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The Daily Wildcat

The Daily Wildcat


    When couples customize

    Carlos Diaz shows how he makes the many different kinds of rings he sells at his store. Aside from rings, he makes a variety of jewelry and almost anything related to silver and gold.
    Carlos Diaz shows how he makes the many different kinds of rings he sells at his store. Aside from rings, he makes a variety of jewelry and almost anything related to silver and gold.

    Forget planning a memorable proposal and hoping to hear a “”yes”” afterwards; sometimes picking out an engagement ring can prove to be the most difficult step on the road to marriage.

    While Tucson, like most cities, offers a host of powerhouse jewelry stores and department conglomerates, some grooms-to-be have chosen to take a different route in hope of creating a more unique experience for their future brides. Eschewing the traditional stores, many have turned to making and designing customized rings with the help of some trusted local names.

    “”I knew exactly what I wanted,”” said Greg Barry, a fifth-year mechanical engineering senior. “”I wouldn’t advise everyone to go the (customization) route, but it was worth it for me.””

    After a two-month search through jewelry and department stores of all sizes, Barry decided to design his own ring with the help of Casa Blanca, a custom jewelry store in Scottsdale.

    Barry said his journey to the perfect ring started with sketching a design with the jeweler, who then used the computer to make a more accurate design. Casa Blanca helped Barry find the stones he wanted, and once he was happy with the electronic design, an actual ring was made.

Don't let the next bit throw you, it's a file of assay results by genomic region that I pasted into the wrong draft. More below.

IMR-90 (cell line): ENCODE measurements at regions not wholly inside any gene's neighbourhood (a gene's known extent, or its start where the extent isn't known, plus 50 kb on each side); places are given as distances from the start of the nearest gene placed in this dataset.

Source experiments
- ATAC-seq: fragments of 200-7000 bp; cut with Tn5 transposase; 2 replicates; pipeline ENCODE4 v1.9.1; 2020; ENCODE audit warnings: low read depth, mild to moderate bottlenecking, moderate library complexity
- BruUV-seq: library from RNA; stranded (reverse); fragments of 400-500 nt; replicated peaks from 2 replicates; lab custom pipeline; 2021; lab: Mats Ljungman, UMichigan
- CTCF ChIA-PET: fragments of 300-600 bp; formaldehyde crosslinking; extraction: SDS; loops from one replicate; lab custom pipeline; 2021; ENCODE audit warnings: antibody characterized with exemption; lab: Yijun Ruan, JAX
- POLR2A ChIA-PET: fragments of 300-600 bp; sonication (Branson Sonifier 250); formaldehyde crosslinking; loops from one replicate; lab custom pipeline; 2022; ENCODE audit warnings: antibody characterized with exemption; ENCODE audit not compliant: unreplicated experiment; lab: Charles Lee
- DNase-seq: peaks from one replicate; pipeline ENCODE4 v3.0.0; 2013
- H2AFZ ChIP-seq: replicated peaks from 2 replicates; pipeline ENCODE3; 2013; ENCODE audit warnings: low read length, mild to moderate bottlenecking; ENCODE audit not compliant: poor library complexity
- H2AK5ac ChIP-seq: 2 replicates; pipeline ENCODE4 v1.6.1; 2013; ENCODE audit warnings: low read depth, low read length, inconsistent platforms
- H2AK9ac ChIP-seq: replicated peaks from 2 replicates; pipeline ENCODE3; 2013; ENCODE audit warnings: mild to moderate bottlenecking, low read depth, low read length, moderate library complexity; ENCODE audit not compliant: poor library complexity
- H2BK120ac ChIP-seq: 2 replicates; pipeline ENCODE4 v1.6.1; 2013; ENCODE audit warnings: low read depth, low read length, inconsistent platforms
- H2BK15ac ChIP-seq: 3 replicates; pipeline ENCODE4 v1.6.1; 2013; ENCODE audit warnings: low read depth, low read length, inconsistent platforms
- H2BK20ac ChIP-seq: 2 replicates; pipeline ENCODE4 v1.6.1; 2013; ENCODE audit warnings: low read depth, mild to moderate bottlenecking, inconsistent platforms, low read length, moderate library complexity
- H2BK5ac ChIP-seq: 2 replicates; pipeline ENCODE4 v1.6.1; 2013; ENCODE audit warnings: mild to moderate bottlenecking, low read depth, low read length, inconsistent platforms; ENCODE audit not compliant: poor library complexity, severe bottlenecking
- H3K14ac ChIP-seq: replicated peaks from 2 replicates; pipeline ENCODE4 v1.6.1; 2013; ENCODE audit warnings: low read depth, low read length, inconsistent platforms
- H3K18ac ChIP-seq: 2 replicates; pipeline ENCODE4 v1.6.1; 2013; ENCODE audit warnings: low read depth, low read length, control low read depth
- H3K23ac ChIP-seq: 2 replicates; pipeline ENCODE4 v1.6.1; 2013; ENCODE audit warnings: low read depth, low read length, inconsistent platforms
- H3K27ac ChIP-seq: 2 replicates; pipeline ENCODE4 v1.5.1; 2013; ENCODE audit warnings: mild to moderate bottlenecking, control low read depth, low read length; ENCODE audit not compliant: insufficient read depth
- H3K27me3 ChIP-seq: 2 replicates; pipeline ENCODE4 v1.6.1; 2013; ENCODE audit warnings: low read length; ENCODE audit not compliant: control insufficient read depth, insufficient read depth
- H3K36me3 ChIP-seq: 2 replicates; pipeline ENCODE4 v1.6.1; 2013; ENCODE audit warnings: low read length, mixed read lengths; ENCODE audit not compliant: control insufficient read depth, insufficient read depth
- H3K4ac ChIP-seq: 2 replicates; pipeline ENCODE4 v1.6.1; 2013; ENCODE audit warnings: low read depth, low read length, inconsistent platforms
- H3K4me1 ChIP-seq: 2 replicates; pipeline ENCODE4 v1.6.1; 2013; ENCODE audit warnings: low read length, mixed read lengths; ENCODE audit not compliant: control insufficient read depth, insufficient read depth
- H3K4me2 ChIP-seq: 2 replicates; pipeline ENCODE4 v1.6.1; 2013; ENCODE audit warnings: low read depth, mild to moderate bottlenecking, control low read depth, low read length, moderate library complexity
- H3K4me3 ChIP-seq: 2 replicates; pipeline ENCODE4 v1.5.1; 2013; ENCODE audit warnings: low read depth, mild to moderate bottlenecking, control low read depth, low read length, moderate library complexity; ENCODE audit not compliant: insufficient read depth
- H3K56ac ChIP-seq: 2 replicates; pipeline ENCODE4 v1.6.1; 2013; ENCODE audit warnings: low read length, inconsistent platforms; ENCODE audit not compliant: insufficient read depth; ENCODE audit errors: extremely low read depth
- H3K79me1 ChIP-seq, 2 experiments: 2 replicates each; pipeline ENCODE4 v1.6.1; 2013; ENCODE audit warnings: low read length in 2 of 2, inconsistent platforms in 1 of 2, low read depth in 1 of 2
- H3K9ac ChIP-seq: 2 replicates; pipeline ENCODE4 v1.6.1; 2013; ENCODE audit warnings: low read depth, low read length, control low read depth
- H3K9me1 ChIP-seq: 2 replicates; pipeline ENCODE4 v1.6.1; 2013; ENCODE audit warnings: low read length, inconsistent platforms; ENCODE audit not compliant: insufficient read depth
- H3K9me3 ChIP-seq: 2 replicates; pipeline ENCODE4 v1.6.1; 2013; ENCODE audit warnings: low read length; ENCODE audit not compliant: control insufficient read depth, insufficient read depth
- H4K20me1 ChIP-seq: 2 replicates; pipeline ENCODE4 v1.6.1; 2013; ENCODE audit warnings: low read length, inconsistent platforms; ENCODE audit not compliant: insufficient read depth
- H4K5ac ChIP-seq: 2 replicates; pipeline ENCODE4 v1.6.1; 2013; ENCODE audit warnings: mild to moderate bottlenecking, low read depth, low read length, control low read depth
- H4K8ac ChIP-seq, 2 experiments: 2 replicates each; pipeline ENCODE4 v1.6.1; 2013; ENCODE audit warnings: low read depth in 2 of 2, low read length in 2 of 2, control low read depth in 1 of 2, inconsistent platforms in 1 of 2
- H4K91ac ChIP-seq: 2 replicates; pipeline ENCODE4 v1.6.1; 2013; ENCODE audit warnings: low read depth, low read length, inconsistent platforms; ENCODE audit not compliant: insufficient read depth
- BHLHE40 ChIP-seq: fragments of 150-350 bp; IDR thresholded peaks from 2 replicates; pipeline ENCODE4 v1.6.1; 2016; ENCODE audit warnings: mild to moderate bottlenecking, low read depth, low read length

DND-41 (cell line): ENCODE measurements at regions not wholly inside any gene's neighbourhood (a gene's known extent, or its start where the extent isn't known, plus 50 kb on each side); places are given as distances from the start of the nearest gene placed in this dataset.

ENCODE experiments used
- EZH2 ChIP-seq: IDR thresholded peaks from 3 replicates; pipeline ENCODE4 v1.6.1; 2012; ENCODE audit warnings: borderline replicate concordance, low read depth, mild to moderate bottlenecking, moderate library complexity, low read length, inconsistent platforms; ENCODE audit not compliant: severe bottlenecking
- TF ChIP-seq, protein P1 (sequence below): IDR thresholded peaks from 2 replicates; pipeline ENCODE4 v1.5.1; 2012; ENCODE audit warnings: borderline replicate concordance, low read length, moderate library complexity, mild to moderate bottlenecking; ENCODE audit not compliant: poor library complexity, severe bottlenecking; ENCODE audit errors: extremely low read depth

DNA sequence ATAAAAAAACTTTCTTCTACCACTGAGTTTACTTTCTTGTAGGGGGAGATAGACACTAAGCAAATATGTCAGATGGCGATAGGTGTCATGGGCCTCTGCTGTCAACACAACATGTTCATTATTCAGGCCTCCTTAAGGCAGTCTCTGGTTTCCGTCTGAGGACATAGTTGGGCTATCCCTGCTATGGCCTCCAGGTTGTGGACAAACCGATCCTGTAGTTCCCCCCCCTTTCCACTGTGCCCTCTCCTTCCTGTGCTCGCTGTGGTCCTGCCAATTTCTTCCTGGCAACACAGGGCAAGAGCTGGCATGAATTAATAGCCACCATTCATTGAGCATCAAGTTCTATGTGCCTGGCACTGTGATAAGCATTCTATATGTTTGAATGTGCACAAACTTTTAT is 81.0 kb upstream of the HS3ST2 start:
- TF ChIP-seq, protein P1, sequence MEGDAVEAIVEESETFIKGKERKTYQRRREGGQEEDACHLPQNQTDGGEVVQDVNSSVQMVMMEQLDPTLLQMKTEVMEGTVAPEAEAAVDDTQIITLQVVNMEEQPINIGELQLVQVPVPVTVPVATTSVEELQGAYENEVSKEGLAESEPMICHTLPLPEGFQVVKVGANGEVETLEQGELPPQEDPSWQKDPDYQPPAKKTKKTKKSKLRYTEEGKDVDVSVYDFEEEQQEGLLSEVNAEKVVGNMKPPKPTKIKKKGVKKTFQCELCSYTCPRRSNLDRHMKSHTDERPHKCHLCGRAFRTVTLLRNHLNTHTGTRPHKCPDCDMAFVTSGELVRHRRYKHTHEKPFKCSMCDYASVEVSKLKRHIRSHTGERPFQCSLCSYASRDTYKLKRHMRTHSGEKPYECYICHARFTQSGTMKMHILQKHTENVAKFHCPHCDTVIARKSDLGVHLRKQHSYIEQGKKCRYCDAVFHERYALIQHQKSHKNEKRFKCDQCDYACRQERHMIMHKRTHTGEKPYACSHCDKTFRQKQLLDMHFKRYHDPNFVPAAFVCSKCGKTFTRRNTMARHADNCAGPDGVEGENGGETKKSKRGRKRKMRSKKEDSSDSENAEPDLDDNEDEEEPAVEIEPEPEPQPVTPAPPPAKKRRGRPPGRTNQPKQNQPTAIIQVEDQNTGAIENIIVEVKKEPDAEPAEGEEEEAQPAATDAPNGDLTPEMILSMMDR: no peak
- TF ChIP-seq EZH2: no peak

“”The ring is something (Kati Benton, a first-year law student and Barry’s fiancée) can have forever,”” Barry said. “”I didn’t want to have to replace it in five or 10 years.””

    Barry describes his design as “”complicated,”” and said it consists of a single band, an emerald, and a slew of diamonds, which he thought of after seeing a similar design in a magazine.

    “”My fiancée loves it; it’s different,”” Barry said. “”Everyone who sees it notices it.””

    Maria Creighton, an employee at Carlos Diaz Silversmiths and Goldsmiths, 2815 N. Campbell Ave., said she sees many customers just like Barry in their family-owned store.

    “”We see customers who don’t want your traditional ring,”” Creighton said. “”An engagement ring is a very personal thing.””

    Creighton said the rings designed in the store are as different as the customers themselves.

    “”It varies a lot; everyone has a different idea of what they want,”” Creighton said. “”The most difficult part is seeing what they see, because they come in with a picture in their head.””

    Creighton said the design and production of a ring can take anywhere from one week to six months, depending on the design itself and whether the customer already has a stone.

    “”A lot of people come in with a family diamond and just want to change the setting,”” Creighton said.

    The store has contractors they work with to locate the perfect stone for customers who don’t have one, she added.

    Creighton said the cost also varies greatly, and depends on the stone, as well as how labor intensive the design is.